This is the most common technique used in the operating room. Medicines are used which cause the patient to be unconscious. Depending on your individual situation, the role of the anesthesia provider may include assisting you with breathing, regulating your blood pressure, and closely watching the heartbeat so that he or she can correct irregularities if necessary. When the surgery is complete, he or she will take you to the recovery room to assist in your wake-up process. When he or she is satisfied that your recovery is proceeding well, he or she will ask the recovery room nurses to care for you as you continue the recovery process.

Regional Anesthesia

This technique utilizes a nerve block with a local anesthetic to make a part of the body numb. Anesthesiologists commonly combine this technique with sedation so you can feel relaxed and can even sleep through the procedure. The most common types of regional anesthesia include arm blocks, spinal anesthesia, and epidural anesthesia. An arm block can be used for many operations on the hand, forearm, and shoulder. Spinal and epidural anesthesia can be used for many operations below the chest. If regional anesthesia or sedation is used but is found to be unsatisfactory, your Anesthesiologist and CRNA may induce general anesthesia, if necessary, to maintain your safety and comfort.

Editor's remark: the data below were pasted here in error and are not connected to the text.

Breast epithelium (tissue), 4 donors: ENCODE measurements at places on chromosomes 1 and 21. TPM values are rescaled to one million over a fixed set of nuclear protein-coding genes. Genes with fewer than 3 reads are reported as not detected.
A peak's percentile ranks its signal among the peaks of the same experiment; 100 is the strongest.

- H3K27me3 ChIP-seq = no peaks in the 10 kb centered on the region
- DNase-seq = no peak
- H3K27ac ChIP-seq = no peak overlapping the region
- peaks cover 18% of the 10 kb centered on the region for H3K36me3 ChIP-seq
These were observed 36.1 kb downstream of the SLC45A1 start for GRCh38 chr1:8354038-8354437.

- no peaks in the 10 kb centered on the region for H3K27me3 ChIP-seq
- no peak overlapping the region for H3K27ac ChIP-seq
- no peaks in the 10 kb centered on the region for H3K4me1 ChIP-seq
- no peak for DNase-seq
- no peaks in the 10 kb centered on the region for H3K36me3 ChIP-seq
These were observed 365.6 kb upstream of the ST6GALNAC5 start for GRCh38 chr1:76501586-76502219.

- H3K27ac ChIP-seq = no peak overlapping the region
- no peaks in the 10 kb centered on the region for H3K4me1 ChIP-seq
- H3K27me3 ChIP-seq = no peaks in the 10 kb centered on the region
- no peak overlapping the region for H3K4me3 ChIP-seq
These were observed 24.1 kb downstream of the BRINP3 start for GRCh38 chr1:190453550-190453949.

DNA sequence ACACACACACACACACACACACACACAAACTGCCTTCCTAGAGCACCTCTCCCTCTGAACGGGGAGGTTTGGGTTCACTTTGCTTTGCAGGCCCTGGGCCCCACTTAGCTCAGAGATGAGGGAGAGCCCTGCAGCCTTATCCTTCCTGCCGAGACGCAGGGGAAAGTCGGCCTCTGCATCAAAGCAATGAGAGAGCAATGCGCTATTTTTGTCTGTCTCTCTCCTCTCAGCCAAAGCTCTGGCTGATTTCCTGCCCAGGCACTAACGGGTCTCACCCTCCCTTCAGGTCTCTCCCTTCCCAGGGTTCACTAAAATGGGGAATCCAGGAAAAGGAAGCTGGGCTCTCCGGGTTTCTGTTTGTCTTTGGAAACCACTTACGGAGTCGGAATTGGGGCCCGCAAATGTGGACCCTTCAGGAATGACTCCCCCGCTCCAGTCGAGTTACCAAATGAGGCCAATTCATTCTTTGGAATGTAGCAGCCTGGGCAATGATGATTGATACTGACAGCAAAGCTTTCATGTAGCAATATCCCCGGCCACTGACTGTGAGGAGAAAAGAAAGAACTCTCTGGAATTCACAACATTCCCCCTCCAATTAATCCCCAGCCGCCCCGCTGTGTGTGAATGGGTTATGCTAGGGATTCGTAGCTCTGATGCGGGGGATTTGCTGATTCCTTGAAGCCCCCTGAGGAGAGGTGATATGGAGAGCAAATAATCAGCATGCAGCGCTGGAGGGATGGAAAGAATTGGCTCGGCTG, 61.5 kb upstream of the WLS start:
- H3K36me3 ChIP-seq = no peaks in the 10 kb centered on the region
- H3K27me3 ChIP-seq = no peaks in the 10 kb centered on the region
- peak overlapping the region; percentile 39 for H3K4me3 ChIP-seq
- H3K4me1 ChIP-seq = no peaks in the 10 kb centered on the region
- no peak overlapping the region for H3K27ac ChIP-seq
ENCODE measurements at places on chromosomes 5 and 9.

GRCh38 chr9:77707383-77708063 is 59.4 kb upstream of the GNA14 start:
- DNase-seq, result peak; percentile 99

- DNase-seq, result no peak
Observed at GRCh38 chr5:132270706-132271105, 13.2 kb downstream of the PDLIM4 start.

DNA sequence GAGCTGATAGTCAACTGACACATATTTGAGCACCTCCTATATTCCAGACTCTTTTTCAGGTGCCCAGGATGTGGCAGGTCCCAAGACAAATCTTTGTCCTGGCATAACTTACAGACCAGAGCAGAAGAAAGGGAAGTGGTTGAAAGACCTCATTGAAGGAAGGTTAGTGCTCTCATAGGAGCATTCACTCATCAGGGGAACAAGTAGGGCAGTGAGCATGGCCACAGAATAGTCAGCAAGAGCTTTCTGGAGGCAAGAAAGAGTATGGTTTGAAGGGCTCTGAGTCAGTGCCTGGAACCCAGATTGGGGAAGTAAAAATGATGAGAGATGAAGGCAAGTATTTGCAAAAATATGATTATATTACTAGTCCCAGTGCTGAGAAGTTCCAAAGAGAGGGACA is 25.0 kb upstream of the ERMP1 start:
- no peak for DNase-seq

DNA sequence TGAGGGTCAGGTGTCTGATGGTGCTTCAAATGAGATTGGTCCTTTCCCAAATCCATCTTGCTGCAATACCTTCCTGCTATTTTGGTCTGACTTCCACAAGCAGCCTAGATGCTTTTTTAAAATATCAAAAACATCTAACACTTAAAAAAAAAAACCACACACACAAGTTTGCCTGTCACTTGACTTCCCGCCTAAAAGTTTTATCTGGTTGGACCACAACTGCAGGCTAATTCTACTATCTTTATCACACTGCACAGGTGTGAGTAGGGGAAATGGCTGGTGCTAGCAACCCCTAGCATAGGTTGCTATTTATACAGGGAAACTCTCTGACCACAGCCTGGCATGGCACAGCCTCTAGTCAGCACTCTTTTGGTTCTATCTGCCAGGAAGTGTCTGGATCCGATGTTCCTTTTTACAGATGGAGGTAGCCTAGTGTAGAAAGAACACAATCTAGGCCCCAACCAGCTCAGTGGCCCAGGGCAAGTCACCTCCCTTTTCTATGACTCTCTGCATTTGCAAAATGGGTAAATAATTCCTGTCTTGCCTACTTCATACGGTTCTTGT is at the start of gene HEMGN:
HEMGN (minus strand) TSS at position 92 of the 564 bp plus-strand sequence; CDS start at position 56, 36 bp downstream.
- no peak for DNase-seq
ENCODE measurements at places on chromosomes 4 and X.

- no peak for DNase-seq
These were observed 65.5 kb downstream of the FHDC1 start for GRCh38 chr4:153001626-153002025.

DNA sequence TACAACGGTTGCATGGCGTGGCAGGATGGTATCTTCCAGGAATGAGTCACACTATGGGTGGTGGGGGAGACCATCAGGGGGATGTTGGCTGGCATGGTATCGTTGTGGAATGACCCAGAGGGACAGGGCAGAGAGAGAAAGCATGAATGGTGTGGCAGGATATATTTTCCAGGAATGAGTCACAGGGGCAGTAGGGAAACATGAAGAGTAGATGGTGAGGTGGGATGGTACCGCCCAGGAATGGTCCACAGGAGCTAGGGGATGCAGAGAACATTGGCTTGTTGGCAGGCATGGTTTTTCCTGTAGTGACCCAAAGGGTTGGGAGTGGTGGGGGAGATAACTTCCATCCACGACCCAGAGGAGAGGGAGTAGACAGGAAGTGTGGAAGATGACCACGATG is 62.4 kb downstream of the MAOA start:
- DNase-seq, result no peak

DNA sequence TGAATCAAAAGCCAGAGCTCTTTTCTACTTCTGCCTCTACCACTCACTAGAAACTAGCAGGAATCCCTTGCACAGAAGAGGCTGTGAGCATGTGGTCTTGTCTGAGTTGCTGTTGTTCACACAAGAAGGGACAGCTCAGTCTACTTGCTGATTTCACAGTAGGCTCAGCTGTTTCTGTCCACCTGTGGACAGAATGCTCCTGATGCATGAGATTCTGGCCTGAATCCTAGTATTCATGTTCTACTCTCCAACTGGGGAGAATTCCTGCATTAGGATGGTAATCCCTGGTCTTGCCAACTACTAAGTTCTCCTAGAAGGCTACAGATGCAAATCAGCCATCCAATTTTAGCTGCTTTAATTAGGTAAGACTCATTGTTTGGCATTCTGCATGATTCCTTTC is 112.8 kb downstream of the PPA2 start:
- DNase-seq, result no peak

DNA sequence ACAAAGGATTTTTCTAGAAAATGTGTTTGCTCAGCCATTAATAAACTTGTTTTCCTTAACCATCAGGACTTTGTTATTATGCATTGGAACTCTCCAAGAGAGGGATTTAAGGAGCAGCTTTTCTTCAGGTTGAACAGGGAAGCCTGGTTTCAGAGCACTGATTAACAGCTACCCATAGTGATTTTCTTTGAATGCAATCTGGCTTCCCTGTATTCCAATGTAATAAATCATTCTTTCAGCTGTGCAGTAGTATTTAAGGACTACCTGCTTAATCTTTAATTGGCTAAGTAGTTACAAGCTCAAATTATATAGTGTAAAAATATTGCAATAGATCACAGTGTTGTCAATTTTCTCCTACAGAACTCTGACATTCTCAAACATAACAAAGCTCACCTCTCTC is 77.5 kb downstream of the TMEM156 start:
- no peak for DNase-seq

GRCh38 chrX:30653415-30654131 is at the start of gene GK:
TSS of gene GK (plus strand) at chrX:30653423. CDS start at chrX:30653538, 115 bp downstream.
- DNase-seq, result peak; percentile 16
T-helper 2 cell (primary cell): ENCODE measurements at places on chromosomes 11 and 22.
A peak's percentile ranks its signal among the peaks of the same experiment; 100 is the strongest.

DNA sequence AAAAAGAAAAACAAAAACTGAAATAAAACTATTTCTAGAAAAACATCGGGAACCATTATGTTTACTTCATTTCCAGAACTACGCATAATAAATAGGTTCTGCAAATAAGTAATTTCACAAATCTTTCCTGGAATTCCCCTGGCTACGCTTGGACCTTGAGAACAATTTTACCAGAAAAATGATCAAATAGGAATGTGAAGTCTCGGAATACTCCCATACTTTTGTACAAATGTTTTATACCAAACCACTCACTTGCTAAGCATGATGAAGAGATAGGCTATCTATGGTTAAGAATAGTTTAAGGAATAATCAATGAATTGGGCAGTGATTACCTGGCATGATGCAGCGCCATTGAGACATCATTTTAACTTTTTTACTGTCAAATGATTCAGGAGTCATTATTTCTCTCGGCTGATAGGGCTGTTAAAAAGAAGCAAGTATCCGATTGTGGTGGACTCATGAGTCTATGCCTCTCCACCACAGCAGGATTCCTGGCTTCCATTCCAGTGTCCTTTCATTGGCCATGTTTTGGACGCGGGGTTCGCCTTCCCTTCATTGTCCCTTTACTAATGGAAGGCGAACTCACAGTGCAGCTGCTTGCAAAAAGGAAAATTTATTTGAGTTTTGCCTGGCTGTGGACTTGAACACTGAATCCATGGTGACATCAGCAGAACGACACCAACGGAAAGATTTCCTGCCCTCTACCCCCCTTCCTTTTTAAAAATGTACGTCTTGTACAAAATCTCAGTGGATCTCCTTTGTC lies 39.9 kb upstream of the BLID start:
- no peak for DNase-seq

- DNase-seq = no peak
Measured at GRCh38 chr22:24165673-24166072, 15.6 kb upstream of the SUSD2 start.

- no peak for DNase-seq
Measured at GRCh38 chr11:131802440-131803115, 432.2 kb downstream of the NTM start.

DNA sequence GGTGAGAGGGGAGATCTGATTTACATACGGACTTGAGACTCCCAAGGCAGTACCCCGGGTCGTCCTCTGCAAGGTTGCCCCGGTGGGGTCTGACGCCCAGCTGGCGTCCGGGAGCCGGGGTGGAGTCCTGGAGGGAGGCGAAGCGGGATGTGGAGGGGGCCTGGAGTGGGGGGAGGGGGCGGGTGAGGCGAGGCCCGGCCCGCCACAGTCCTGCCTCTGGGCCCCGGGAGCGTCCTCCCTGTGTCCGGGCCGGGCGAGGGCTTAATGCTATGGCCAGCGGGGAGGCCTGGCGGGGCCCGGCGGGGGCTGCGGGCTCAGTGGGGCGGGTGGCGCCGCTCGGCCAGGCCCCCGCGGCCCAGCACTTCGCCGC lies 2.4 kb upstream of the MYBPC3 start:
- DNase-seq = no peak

Monitored Anesthesia Care

This method usually involves the use of tranquilizers and narcotics to help you have a safe and comfortable visit to the operating room. These medicines may be used together with local anesthesia injected by the Surgeon or with regional anesthesia administered by the Anesthesiologist. Sometimes, "sedation" may resemble a general anesthetic. A patient may appear to be asleep and not remember operative events.

Your Anesthesiologist has the knowledge and experience to recommend the technique best-suited to your particular situation. He or she will help you select the type of anesthesia to achieve the highest level of safety and comfort for your surgical procedure.